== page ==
Brydes Whale in the Sardine Run
The Bryde’s whale (pronounced “broo-dess”), is named after Johan Bryde who helped build the first whaling factory in Durban, South Africa in 1909. The Bryde’s whale is the only baleen whale species that lives all year-round in warmer waters near the equator. In addition to the “ordinary” Bryde’s whale, with a worldwide distribution in the Pacific, Indian and Atlantic oceans, one or more smaller forms which tend to be more coastal in distribution have also been described. For the moment, the taxonomic status of the smaller forms is unclear and there may be several additional species and/or subspecies however currently two are recognised; B. e. brydei – offshore Bryde’s whale, B. e. edeni – Eden’s whale.
The Bryde’s whale is the only whale frequently observed feeding on the sardine bait balls of South Africa’s annual sardine run. Shallow bait balls will often be engulfed in their entirety by a lunging Bryde’s whale. As a baleen whale, the Bryde’s Whale will suck in a massive amount of water and bait fish during a single lunge at a bait ball. Once captured, the whale will stain out seawater through the baleen and retain the fish. For divers in the water, the presence of these massive baleen whales can be intimidating, and lunge feeding Bryde’s wales have been known to almost knock, and some claim “swallow” humans as they engulf sardine bait balls.
The Bryde’s whale has three parallel ridges on the top of its head. It has between 40 and 70 throat pleats which allow its mouth to expand when feeding. As with some of the other baleen whales, the Bryde’s whale primarily eats schooling fish and sometimes krill and other planktonic crustaceans. The Bryde’s whale has a slender body which is smoky blue-grey in colour with a sickle-shaped dorsal fin. The body is often mottled with some scars caused by parasites and/or cookie-cutter sharks. The flippers are slender, pointed and relatively short – approximately one tenth of their body length. The broad, distinctive tail flukes are rarely seen above the surface.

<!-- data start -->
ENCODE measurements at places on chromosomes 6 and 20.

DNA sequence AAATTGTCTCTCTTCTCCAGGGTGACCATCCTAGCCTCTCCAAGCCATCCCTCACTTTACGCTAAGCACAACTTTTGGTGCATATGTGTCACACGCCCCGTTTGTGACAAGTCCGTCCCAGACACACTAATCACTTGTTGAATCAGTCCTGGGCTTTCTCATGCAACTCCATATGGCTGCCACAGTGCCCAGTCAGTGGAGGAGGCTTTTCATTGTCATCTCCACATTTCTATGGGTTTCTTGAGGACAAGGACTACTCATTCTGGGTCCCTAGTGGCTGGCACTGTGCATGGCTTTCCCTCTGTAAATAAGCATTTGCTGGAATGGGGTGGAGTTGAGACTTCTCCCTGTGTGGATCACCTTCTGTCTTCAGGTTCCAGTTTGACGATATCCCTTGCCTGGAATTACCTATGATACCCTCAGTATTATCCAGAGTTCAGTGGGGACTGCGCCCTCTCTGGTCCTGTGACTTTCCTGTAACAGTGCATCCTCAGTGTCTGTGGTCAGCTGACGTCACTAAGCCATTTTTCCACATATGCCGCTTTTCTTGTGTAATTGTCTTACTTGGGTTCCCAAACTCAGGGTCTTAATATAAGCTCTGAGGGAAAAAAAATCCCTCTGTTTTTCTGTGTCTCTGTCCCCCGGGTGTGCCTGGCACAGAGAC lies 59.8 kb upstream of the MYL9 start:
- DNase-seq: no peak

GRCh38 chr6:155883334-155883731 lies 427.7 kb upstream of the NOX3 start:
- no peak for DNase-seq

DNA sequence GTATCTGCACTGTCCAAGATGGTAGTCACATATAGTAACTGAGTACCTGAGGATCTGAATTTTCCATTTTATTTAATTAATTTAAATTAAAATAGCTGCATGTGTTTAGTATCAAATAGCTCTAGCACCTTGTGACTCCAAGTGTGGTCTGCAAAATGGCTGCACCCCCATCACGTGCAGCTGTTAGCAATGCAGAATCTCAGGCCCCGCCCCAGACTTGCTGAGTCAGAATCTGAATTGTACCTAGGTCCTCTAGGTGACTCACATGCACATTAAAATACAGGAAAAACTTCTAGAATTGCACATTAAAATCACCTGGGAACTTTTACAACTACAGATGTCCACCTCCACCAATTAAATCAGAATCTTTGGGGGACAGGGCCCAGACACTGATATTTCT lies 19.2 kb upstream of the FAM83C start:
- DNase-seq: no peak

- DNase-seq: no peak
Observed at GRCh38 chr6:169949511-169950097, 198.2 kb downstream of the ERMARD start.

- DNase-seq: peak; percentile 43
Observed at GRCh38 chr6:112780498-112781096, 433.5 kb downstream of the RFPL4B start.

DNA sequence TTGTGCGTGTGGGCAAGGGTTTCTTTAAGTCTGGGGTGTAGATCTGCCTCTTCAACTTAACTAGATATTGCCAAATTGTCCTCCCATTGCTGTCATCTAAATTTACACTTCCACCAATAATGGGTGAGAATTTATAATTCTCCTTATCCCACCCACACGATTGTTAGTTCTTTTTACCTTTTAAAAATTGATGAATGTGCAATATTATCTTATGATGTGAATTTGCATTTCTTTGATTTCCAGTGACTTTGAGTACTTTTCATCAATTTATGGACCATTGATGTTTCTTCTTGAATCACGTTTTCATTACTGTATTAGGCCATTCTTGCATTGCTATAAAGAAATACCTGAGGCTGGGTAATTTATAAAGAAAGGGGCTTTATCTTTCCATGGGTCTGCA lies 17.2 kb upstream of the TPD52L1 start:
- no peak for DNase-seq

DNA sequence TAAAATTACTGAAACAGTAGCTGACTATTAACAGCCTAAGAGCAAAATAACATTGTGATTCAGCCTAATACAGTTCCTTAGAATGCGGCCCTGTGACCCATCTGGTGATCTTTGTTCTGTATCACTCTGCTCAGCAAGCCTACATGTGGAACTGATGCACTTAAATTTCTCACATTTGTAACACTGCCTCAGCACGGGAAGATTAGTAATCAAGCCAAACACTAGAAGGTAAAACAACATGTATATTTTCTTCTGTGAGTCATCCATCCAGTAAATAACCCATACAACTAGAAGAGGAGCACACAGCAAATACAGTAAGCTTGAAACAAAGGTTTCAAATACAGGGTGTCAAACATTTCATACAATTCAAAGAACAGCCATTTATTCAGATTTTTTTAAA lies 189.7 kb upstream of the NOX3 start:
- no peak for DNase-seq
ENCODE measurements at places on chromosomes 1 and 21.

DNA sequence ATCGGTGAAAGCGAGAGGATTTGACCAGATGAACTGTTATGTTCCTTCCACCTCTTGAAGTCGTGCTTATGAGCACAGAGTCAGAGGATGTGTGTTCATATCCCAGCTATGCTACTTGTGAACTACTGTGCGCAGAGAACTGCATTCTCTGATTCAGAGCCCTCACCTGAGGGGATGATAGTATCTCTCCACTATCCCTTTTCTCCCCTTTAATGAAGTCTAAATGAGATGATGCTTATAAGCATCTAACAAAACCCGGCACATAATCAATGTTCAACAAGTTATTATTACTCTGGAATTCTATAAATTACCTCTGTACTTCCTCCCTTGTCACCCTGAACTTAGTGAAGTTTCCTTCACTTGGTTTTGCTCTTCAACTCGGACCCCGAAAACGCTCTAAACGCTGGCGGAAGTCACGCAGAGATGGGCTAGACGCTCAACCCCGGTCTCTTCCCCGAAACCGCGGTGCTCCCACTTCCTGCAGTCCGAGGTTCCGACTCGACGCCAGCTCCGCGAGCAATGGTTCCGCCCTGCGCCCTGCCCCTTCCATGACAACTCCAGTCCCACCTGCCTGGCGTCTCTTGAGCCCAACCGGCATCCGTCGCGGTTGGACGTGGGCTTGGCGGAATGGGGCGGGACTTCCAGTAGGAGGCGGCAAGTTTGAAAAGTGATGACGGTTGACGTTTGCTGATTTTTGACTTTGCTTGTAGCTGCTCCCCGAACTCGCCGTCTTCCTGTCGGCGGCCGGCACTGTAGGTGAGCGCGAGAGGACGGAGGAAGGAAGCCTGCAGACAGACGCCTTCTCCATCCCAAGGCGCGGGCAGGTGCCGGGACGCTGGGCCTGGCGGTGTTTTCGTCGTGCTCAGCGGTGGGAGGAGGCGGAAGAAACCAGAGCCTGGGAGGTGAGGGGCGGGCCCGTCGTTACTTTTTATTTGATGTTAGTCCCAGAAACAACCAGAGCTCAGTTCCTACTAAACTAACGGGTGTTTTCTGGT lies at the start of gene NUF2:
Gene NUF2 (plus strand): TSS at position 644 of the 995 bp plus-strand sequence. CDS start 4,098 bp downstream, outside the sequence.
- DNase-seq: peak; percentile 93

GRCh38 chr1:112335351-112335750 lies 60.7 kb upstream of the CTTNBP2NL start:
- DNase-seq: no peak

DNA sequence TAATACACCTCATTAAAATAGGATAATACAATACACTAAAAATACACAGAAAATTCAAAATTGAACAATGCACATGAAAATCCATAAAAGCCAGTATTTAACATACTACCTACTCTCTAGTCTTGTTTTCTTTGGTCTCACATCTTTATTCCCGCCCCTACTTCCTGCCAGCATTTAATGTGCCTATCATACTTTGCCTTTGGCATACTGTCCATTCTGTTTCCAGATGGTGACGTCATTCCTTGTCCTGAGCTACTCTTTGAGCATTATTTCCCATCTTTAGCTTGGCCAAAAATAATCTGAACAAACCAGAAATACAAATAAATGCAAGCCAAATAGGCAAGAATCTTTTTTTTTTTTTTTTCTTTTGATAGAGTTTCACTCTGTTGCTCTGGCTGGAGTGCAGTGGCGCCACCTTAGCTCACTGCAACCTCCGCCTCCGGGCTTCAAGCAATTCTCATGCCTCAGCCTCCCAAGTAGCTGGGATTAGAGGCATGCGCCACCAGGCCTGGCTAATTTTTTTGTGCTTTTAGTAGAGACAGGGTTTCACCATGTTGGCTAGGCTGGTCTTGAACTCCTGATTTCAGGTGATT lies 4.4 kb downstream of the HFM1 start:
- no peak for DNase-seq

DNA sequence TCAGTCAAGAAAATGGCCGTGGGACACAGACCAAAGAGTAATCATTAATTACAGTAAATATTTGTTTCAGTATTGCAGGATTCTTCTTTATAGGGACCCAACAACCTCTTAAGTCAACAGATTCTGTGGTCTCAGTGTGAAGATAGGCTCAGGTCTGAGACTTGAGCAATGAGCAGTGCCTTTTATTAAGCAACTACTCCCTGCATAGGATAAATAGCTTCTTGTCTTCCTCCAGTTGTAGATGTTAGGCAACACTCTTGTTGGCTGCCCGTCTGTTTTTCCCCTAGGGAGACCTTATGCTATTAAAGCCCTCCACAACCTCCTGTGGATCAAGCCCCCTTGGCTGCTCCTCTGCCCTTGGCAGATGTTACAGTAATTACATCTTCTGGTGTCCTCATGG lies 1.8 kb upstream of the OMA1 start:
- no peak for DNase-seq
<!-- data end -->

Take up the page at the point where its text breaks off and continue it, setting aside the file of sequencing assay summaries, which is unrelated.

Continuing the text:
The Bryde’s whale usually feeds alone, though mothers and calves often feed together. It is known to make sudden changes of direction when feeding both on the surface and underwater. Sometimes inquisitive, the Bryde’s whale can be seen approaching or swimming alongside boats. It has irregular breathing patterns, and will often blow four to seven thin, hazy spouts, followed by a dive, usually about two minutes long, although it is capable of staying below the surface for longer. They have also been seen to blow or exhale whilst underwater. When surfacing between dives, the Bryde’s whale rarely shows more than the top of its head.